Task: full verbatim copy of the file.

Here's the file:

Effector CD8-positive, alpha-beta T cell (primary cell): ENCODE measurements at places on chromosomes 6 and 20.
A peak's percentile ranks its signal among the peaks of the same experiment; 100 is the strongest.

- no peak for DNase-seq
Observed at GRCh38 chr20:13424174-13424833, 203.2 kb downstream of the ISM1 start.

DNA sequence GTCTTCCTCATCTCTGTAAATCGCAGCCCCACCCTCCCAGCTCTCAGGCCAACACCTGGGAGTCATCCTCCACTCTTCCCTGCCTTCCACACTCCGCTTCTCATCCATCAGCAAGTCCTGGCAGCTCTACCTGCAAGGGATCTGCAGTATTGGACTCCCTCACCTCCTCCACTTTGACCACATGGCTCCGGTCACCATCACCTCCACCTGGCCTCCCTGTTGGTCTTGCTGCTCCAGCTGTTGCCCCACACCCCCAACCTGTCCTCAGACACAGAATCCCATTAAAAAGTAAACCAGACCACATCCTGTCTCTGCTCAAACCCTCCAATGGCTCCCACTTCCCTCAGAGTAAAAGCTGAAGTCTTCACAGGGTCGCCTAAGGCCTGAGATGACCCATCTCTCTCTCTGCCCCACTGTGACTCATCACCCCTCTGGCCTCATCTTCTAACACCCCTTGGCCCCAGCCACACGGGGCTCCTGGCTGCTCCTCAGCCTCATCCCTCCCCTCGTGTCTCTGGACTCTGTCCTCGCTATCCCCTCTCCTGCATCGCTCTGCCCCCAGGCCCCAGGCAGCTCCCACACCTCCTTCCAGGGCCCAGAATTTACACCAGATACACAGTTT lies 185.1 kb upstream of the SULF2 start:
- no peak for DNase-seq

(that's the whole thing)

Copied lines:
Effector CD8-positive, alpha-beta T cell (primary cell): ENCODE measurements at places on chromosomes 6 and 20.
A peak's percentile ranks its signal among the peaks of the same experiment; 100 is the strongest.

- no peak for DNase-seq
Observed at GRCh38 chr20:13424174-13424833, 203.2 kb downstream of the ISM1 start.

DNA sequence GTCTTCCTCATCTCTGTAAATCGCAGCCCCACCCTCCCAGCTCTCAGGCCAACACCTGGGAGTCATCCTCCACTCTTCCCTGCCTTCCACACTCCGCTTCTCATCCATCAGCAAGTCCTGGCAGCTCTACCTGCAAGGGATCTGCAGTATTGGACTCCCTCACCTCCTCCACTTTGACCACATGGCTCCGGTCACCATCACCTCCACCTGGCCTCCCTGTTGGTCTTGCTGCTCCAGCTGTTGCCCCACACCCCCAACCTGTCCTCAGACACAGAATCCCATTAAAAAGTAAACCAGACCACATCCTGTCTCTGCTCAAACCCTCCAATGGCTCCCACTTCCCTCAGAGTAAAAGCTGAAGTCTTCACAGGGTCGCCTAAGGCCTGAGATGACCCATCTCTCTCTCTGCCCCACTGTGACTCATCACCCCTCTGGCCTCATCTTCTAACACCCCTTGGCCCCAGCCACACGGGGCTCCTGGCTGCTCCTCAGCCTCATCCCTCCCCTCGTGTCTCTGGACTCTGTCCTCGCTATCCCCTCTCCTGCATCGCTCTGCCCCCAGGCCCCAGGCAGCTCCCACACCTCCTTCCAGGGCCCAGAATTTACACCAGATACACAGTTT lies 185.1 kb upstream of the SULF2 start:
- no peak for DNase-seq